Your SlideShare is downloading. ×
Mollenhauer's Hermeneutics --and Refusal of Descriptive Phenomenology
Upcoming SlideShare
Loading in...5
×

Thanks for flagging this SlideShare!

Oops! An error has occurred.

×
Saving this for later? Get the SlideShare app to save on your phone or tablet. Read anywhere, anytime – even offline.
Text the download link to your phone
Standard text messaging rates apply

Mollenhauer's Hermeneutics --and Refusal of Descriptive Phenomenology

1,031

Published on

In this presentation, I undertake an informal reconstruction of Klaus Mollenhauer’s hermeneutics and also in a sense, of what could be called his “phenomenology.” This reconstruction is based on …

In this presentation, I undertake an informal reconstruction of Klaus Mollenhauer’s hermeneutics and also in a sense, of what could be called his “phenomenology.” This reconstruction is based on Mollenhauer’s late work and particularly on Forgotten Connections: On Culture and Upbringing. Especially in Forgotten Connections, Mollenhauer explicitly speaks of hermeneutics as it relates to the subject. He also enacts a kind of historical and cultural hermeneutics in this text. Through this working-out of hermeneutics as both subjectivity and method, Mollenhauer sketches out, often by what he does not say, a kind of refusal of descriptive phenomenology as the study of lived experience, particularly as it might relate to children. Mollenhauer points out the limits of intersubjective description and recognition by emphasizing the mutual exclusivity of subjectivity on the one hand, and intersubjective communication and description on the other.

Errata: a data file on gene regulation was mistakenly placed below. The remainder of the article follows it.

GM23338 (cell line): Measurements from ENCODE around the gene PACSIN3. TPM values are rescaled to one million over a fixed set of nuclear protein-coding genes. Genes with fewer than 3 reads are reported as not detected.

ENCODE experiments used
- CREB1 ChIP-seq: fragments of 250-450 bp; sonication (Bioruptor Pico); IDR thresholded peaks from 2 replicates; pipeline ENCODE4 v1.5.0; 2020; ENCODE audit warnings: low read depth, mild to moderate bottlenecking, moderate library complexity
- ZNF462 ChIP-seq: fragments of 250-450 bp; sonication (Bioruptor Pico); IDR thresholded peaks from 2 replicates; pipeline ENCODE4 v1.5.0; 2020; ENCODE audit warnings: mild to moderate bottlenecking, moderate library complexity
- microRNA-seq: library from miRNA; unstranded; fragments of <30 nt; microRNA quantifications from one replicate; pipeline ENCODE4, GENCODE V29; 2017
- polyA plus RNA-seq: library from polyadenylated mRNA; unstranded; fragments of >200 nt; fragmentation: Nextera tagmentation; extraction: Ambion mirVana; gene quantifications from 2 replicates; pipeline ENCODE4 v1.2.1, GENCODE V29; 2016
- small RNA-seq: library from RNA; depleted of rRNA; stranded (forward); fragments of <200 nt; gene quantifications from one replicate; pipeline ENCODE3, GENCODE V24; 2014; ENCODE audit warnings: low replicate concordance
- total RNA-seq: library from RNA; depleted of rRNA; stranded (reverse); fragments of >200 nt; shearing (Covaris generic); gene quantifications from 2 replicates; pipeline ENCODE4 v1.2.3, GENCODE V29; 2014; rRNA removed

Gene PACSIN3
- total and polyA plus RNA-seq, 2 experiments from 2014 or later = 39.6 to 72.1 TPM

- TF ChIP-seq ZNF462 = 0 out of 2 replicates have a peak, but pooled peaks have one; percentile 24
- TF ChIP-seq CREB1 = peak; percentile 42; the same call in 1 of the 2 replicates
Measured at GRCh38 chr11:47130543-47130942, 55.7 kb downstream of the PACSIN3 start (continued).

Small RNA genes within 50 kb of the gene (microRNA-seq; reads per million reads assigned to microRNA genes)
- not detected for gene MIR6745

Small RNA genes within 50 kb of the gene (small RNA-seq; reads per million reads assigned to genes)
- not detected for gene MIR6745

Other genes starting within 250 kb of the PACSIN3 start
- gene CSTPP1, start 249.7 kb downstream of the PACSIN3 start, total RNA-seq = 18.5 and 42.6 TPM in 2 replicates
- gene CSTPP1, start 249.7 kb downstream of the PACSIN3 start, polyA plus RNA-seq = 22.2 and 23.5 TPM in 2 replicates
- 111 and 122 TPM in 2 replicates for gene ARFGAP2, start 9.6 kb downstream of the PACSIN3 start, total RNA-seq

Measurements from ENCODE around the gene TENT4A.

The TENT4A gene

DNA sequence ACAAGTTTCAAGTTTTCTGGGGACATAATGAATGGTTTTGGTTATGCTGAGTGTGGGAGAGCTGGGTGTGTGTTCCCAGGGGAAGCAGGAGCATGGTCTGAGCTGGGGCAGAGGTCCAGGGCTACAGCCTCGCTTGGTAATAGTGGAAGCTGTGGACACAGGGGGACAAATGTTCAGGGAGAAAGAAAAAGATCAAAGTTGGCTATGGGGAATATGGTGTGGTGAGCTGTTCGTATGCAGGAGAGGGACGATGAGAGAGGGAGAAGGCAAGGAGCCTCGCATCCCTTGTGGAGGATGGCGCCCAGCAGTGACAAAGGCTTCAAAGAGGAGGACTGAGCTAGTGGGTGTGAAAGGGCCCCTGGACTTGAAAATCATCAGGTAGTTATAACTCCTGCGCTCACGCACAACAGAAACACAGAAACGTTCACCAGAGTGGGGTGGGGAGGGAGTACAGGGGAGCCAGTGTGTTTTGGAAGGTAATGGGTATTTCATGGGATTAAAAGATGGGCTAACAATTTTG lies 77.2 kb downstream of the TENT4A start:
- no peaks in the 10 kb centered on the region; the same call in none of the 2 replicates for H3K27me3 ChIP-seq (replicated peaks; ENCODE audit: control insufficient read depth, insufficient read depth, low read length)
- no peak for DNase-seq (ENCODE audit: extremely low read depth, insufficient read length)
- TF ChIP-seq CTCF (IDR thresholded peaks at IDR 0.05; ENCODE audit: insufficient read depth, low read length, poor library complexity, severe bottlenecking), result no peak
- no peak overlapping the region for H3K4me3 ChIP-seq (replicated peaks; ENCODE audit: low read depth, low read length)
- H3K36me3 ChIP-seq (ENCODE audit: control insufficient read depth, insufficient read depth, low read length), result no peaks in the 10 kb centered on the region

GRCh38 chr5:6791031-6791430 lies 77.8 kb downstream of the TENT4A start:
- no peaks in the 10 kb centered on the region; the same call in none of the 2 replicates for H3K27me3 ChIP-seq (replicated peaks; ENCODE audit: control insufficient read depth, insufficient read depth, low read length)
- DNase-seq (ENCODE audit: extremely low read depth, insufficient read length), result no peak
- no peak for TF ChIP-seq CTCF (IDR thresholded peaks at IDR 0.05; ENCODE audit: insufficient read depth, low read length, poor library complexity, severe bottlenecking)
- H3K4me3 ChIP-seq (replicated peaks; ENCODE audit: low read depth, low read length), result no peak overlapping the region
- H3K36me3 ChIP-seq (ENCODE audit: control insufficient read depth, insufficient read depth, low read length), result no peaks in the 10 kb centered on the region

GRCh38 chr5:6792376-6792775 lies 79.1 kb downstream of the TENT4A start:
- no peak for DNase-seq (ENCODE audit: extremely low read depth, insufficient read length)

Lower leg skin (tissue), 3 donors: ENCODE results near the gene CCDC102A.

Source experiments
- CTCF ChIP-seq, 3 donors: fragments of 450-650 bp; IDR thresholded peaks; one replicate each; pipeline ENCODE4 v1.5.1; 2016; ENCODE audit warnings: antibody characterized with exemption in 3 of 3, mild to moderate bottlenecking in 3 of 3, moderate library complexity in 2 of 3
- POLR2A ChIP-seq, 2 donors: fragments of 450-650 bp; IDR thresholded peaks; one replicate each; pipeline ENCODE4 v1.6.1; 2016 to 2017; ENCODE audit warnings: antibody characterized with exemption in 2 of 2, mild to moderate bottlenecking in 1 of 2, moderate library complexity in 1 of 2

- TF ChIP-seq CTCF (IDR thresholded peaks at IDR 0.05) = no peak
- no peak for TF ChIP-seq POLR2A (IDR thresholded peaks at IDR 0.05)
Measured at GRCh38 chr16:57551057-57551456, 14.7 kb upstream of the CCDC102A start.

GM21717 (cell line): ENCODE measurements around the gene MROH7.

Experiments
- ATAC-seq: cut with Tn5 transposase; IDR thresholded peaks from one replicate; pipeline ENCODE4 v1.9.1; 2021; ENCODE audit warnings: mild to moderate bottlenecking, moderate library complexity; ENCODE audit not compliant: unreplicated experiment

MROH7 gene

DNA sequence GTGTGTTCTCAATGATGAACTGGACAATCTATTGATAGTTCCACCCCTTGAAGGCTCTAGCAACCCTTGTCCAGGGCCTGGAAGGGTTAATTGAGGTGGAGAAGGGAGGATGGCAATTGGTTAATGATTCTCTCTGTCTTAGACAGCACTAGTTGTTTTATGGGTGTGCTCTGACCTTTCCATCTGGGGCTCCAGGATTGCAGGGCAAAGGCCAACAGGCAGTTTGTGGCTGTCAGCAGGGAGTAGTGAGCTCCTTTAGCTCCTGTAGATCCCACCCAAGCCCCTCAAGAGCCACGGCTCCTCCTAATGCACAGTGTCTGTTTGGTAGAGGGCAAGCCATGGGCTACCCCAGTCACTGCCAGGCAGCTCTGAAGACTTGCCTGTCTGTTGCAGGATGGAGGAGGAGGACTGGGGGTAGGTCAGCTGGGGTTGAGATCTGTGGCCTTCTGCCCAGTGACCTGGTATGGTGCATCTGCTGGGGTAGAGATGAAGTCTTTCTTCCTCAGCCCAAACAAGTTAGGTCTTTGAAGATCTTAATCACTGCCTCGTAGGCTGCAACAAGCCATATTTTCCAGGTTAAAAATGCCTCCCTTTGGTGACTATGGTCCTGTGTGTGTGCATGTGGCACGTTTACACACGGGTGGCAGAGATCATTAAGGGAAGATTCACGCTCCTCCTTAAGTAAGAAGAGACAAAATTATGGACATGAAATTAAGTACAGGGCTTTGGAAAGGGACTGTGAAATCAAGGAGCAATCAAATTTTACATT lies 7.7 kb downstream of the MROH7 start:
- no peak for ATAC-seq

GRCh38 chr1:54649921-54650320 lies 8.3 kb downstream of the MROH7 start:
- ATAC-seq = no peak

Published in: Education
0 Comments
0 Likes
Statistics
Notes
  • Be the first to comment

  • Be the first to like this

No Downloads
Views
Total Views
1,031
On Slideshare
0
From Embeds
0
Number of Embeds
5
Actions
Shares
0
Downloads
1
Comments
0
Likes
0
Embeds 0
No embeds

Report content
Flagged as inappropriate Flag as inappropriate
Flag as inappropriate

Select your reason for flagging this presentation as inappropriate.

Cancel
No notes for slide

×